A Tale of Spike, Corruption, and Change …

March 12, 2006

A client recently had problems with a Word 2003 document containing tracked changes. The problems were such that I suspected general corruption of the document. One remedy in this situation is to copy everything except the last paragraph mark – which is where the corruption may reside – and paste into a new, blank document.

But – remember – the document contained tracked changes. A simple copy/paste will not preserve the tracking. What to do? SPIKE! Spike, you ask? What the heck is spike?

Spike is a feature in Word (been around for awhile) that allows you to “cut” an item and lay it off on a “spike”, “cut” another item and layer it onto the “spike”, and so on. Like the spike at the cashier’s station in a roadside dive (another story entirely.)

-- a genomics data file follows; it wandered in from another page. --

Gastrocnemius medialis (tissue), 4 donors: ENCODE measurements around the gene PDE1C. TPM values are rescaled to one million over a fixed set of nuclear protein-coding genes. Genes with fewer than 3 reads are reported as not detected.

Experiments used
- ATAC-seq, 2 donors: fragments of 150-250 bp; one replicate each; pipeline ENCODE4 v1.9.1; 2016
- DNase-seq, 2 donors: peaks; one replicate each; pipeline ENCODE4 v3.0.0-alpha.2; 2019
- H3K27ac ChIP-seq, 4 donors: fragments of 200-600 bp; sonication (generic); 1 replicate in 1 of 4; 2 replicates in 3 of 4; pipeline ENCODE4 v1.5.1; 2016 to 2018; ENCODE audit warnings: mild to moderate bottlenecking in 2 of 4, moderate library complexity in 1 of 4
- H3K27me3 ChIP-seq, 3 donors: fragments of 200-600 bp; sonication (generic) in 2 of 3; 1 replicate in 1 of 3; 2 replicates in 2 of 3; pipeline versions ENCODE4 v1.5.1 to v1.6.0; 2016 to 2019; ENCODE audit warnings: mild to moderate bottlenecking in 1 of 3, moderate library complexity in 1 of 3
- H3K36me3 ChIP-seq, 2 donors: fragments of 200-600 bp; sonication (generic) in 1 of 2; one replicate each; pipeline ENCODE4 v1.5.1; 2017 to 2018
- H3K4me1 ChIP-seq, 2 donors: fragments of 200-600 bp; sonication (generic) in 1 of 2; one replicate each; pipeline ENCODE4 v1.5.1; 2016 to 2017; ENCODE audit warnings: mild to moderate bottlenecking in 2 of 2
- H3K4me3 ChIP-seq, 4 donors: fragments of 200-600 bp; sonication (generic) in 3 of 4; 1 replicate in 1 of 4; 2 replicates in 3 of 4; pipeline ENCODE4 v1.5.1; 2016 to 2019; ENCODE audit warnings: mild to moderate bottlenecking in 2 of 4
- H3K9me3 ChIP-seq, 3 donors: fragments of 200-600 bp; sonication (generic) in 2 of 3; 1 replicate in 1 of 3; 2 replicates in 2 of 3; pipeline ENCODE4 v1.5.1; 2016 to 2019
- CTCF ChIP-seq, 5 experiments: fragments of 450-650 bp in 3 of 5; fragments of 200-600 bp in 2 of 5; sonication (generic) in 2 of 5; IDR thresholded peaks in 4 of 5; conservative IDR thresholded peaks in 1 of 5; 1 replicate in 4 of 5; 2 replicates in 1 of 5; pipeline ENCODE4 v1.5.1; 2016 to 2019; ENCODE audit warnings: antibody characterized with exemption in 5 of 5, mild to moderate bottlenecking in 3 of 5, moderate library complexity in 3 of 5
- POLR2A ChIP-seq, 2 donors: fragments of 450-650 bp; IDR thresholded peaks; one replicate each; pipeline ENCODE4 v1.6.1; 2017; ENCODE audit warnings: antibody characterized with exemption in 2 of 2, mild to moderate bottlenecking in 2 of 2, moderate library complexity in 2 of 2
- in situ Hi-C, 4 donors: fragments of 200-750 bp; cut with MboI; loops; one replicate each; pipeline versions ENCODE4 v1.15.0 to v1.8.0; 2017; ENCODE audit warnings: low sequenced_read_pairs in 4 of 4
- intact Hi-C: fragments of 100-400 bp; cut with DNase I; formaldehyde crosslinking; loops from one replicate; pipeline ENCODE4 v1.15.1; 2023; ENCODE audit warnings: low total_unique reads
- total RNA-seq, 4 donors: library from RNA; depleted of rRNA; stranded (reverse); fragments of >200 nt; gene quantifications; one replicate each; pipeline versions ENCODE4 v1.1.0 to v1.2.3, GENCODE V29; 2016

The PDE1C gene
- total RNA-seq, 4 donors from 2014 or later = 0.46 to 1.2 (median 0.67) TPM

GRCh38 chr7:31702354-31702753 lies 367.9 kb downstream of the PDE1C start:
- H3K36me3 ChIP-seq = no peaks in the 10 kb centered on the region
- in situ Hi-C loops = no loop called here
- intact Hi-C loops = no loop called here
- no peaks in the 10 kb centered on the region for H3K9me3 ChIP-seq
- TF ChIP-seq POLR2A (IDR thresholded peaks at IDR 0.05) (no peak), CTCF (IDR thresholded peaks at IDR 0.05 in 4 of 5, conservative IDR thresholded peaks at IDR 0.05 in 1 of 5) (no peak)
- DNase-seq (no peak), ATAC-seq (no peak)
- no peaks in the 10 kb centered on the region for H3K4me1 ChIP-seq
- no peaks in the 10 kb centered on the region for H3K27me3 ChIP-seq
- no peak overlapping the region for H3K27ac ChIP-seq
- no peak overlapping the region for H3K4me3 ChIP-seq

In this case, we can use spike to preserve the tracking. Let’s tackle this problem:

  1. Save the document with corruption issues.
  2. Select the entire document except the last paragraph mark. [You do know how to turn on the non-printing characters, right? If not – see this post. Also, here‘s a quick tip on selecting all except the last paragraph mark.]
  3. Press CTRL + F3. [This activates spike – it will appear the selection has been cut.]
  4. Open or navigate to a new blank document. [You do use a special template with styles, page layout, page numbering, autotext, etc., predefined that serves as your new general purpose blank document, yes? No? Call me. We’ll talk.]
  5. Unload the spike by pressing CTRL + SHIFT + F3. [And there you have it, tracked changes, comments, in a new document, minus that nasty last paragraph marker and any corruption contained therein.]

Reminders

  • When you close the original file, just say No if you don’t want to save the changes.
  • If you want to continue tracking changes in the file in which you unloaded the spike, double-click TRK found at the middle bottom of the Word window. [This area is known as the Status bar.]
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